ORENCIA also reduces signs and symptoms in children and adolescents six years of age and older with moderate to severe polyarticular JIA. In children and adolescents, ORENCIA may be used alone or with MTX.
ORENCIA should not be used with TNF antagonists and is not recommended for use with other biologic RA therapy, such as anakinra.
About Juvenile Idiopathic Arthritis (JIA)
JIA - also commonly known as Juvenile Rheumatoid Arthritis (JRA) - is the most common chronic rheumatic disease in children, and it is an important cause of short-term and long-term disability.(7) It is an autoimmune disease that causes chronic pain, stiffness and swelling of the joints,(8) which may ultimately lead to joint damage and deformities.(9) The disease usually begins before the age of 16.(10) Juvenile arthritis may affect up to one in every 1,000 children in the United States.(10) ORENCIA is indicated in pediatric patients ages six years and older with moderately to severely active polyarticular JIA.(2) ORENCIA may be used as monotherapy or concomitantly with MTX in pediatric patients. ORENCIA should not be used with TNF antagonists, and is not recommended for use with other biologic RA therapy, such as anakinra.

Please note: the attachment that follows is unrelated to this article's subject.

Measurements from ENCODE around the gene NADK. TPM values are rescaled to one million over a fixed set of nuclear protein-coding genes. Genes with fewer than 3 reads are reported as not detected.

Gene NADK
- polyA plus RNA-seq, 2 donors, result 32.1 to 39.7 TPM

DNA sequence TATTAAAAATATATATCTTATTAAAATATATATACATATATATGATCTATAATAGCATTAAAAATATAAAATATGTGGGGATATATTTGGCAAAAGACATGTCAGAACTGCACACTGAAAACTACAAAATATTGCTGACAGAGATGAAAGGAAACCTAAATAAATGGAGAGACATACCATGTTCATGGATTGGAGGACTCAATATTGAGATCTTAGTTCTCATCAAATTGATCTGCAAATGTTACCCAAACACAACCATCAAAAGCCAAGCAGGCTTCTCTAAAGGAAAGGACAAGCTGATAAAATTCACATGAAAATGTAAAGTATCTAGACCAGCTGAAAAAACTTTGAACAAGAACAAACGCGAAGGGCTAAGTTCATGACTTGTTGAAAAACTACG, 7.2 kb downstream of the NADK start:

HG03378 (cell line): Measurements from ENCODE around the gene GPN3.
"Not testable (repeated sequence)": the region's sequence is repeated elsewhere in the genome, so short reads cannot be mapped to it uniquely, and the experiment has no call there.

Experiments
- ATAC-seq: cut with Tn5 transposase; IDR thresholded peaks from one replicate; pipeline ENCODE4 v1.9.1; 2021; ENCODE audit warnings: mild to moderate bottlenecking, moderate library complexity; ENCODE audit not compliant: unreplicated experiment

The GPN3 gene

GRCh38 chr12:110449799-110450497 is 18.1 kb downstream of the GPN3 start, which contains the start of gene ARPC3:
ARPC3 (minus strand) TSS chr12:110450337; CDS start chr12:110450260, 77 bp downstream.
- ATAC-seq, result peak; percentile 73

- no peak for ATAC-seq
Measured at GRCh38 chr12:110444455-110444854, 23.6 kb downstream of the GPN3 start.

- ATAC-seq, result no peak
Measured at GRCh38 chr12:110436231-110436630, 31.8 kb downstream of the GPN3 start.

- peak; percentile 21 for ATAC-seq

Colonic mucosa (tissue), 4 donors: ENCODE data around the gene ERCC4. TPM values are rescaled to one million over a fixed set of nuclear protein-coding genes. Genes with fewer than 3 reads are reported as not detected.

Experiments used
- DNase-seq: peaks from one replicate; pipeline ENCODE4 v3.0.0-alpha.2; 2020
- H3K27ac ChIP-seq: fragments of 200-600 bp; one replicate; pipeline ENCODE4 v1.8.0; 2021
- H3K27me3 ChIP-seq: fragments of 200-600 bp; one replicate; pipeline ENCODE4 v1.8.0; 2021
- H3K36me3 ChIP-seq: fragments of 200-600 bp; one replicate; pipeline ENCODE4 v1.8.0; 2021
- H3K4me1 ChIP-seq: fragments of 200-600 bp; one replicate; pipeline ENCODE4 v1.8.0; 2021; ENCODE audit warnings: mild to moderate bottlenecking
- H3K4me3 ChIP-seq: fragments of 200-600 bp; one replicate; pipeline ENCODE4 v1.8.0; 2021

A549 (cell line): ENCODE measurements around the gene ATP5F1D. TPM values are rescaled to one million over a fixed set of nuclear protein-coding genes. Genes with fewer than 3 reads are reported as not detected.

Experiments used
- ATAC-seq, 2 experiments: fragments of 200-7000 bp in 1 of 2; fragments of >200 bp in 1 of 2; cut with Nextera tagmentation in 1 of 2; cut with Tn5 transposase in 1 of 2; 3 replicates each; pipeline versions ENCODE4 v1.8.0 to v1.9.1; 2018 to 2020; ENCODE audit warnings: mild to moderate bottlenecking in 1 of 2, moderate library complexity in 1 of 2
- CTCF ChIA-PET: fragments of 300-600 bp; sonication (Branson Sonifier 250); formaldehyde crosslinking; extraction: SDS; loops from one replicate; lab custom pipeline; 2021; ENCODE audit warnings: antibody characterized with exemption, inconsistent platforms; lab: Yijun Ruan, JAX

Important Safety Information About ORENCIA(R) (abatacept)
Before receiving treatment with ORENCIA, a lyophilized powder for intravenous infusion, individuals should tell their doctor about all their medical conditions, including if they have any kind of infection even if it is small (such as an open cut or sore) or an infection that is in the whole body (such as the flu) or have an infection that will not go away or a history of infections that keep coming back. People should tell their doctor if they have had tuberculosis (TB), a positive skin test for TB, or recent close contact with someone who has had TB. If symptoms of TB occur (a dry cough that doesn't go away, weight loss, fever, night sweats), they should call their doctor right away. Before starting treatment with ORENCIA, a doctor may examine the person for TB or perform a skin test.